In February 2005 Cotswold Rail locomotive 47828 was named Joe Strummer by his widow Lucinda Tait at Bristol Temple Meads railway station.[37][38] On 22 July 2005 Tait unveiled a plaque on the house in Pentonville, Newport where Strummer lived from 1973 to 1974 and where his first foray into recorded music, "Crummy Bum Blues" was recorded.[39] "That Was Clash Radio", a 2005 short story which Charles de Lint, wrote in response to Strummer's death featuring Strummer in a minor role.[40]

New Orleans-based rockers Cowboy Mouth released a song called "Joe Strummer" on their 2006 album Voodoo Shoppe. The Red Hot Chili Peppers also recorded a tribute song called "Joe" as part of the recording sessions for their album Stadium Arcadium, releasing the outtake as a B-side to their single Desecration Smile in 2007. A play by Paul Hodson called Meeting Joe Strummer premiered at the 2006 Edinburgh Festival, and toured the UK the following year.[41]

On-stage Strummer wires himself up into an inhuman dynamo of sweaty, trembling flesh, fearful enough to have one wondering when the ambulance brigade will rush to his rescue with a straitjacket. While he tilts his bullet head at acute angles, his agonising face screwed into an open wound, he wields his Telecaster like a chain saw. His magnetism is totally original – more like an Olympic strong man imploding all his energy into a final record-breaking lift than anything seen on a rock'n'roll stage before.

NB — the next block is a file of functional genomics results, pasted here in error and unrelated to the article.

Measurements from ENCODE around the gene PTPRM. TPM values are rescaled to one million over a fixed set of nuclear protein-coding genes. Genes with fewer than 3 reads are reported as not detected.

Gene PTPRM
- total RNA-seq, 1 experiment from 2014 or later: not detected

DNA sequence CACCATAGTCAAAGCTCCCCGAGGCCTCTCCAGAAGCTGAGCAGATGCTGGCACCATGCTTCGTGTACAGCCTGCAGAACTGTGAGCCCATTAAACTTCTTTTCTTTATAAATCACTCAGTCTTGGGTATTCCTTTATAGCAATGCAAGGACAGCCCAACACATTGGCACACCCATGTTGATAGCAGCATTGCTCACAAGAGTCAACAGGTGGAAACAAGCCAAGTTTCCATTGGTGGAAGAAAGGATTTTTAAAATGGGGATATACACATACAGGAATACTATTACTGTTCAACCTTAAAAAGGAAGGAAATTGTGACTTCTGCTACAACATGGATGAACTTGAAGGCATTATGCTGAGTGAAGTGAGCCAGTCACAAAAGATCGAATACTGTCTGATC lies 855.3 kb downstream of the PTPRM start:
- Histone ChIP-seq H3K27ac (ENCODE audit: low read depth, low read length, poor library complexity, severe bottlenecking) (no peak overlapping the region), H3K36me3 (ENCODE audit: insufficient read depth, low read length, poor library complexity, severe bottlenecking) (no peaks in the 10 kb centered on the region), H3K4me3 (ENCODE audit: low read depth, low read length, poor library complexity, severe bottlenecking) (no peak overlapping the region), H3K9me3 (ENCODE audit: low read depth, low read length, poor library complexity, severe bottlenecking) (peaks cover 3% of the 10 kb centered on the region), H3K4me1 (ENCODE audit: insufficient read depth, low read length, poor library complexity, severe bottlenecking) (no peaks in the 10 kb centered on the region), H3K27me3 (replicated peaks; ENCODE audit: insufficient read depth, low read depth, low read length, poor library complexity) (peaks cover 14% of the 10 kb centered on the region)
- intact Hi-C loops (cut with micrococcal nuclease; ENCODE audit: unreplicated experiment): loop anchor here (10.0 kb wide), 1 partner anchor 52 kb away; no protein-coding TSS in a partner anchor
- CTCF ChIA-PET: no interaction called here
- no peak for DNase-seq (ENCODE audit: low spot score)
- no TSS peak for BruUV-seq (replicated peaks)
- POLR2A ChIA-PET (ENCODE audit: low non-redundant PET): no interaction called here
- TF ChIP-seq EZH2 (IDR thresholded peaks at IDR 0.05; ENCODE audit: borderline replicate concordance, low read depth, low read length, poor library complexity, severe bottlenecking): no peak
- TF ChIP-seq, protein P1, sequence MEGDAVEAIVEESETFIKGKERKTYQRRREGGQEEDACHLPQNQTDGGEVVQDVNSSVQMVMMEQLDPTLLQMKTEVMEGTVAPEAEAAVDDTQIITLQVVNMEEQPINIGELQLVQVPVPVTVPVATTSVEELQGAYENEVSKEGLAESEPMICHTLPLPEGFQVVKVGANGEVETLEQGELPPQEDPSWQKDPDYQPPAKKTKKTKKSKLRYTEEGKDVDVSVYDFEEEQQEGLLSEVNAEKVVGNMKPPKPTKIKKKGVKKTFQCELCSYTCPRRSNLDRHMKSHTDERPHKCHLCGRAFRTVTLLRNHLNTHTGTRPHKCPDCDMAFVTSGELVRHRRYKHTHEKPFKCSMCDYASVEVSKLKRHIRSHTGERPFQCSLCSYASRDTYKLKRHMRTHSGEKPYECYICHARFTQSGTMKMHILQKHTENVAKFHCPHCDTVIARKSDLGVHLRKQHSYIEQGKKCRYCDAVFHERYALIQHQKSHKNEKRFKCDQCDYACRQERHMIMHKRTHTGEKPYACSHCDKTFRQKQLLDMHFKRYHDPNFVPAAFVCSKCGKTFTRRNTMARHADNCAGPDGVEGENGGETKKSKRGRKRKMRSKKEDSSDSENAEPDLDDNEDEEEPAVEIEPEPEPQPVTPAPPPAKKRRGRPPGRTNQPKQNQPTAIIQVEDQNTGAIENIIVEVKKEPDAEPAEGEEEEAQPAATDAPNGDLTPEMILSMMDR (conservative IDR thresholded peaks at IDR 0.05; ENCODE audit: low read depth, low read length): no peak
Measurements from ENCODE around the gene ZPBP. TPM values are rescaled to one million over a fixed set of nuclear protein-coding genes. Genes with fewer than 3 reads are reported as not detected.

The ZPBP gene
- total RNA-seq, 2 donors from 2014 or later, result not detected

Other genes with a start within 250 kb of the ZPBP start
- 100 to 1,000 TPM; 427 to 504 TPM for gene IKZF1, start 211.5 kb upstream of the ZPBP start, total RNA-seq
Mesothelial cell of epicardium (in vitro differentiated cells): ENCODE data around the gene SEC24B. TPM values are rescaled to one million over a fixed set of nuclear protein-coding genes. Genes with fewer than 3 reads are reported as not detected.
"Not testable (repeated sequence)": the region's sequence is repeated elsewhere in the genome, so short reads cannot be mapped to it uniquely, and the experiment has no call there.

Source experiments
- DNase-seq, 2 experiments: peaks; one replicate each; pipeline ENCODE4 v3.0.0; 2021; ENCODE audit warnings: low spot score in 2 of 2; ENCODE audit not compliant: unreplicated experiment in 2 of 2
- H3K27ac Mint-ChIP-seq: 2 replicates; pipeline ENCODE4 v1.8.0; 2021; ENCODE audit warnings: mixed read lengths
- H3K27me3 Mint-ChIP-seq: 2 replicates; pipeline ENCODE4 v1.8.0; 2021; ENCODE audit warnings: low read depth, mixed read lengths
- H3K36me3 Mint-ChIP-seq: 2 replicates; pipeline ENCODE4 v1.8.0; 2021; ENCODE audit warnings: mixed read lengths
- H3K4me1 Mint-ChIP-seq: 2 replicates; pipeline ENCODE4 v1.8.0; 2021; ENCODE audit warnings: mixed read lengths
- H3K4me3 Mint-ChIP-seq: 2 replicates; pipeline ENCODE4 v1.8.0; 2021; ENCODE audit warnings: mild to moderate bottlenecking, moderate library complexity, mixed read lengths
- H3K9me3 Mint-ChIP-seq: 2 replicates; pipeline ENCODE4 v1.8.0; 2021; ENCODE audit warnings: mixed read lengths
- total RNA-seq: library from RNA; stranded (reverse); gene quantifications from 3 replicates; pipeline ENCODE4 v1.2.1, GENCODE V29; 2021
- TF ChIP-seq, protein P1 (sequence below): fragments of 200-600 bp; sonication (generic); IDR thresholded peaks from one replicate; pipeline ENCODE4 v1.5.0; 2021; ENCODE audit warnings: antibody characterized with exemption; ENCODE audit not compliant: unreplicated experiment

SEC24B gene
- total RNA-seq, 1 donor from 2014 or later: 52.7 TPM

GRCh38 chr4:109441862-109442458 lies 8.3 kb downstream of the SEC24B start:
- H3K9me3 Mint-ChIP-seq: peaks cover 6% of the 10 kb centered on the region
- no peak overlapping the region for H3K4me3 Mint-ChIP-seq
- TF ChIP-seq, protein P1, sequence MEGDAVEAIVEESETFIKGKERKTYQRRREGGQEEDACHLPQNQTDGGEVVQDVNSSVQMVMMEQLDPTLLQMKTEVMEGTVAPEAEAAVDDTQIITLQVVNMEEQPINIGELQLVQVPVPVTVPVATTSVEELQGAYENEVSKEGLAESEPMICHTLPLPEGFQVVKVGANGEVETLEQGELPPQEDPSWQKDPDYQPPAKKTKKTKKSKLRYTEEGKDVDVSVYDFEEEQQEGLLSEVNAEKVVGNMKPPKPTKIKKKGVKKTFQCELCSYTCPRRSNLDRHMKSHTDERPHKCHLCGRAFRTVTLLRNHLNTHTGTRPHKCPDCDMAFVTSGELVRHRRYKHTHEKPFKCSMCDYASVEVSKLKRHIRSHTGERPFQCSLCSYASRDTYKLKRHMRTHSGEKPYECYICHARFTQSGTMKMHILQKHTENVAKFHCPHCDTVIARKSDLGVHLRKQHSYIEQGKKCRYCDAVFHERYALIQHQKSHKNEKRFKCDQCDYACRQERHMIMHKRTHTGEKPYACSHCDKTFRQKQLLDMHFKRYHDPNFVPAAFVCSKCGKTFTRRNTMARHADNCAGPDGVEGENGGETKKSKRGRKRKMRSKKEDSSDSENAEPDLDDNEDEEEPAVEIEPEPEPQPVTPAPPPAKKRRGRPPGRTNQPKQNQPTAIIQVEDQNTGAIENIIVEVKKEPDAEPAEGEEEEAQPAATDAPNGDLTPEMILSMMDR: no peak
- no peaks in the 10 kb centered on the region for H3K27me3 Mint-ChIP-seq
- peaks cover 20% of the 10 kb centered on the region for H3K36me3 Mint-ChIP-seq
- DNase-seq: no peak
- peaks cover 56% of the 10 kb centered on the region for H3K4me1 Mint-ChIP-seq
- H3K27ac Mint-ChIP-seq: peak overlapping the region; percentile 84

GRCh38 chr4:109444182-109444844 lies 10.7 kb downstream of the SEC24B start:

Off-stage, he's the Clash member with the lowest profile.

Caroline Coon[4]

In conjunction with the Strummer estate, Fender released the Joe Strummer Tribute Telecaster in 2007, combining elements of Strummer's main guitars, namely an attempt at the "road worn" finish of his 1966 Telecaster, which he used until his death. The neck profile was an exact duplicate of Strummer's '66 Telecaster, while the guitar's finish was an approximation of the wear. The first 1,500 guitars came with a Shepard Fairey designed "Customisation kit" with stickers and stencils, which resembled some of the designs Strummer used on his guitars.[42]

Boston punk rock band Street Dogs recorded a tribute song called "The General's Boombox" on their 2007 album State of Grace. New Jersey's the Gaslight Anthem recorded the song "I'da Called You Woody, Joe" on their 2008 album Sink or Swim. The Hold Steady reference Strummer's impact in the song "Constructive Summer" on their 2008 album Stay Positive, singing "Raise a toast to Saint Joe Strummer. I think he might have been our only decent teacher." In November 2009, Tonara, a town in Sardinia, Italy, dedicated a street to Joe Strummer.[43]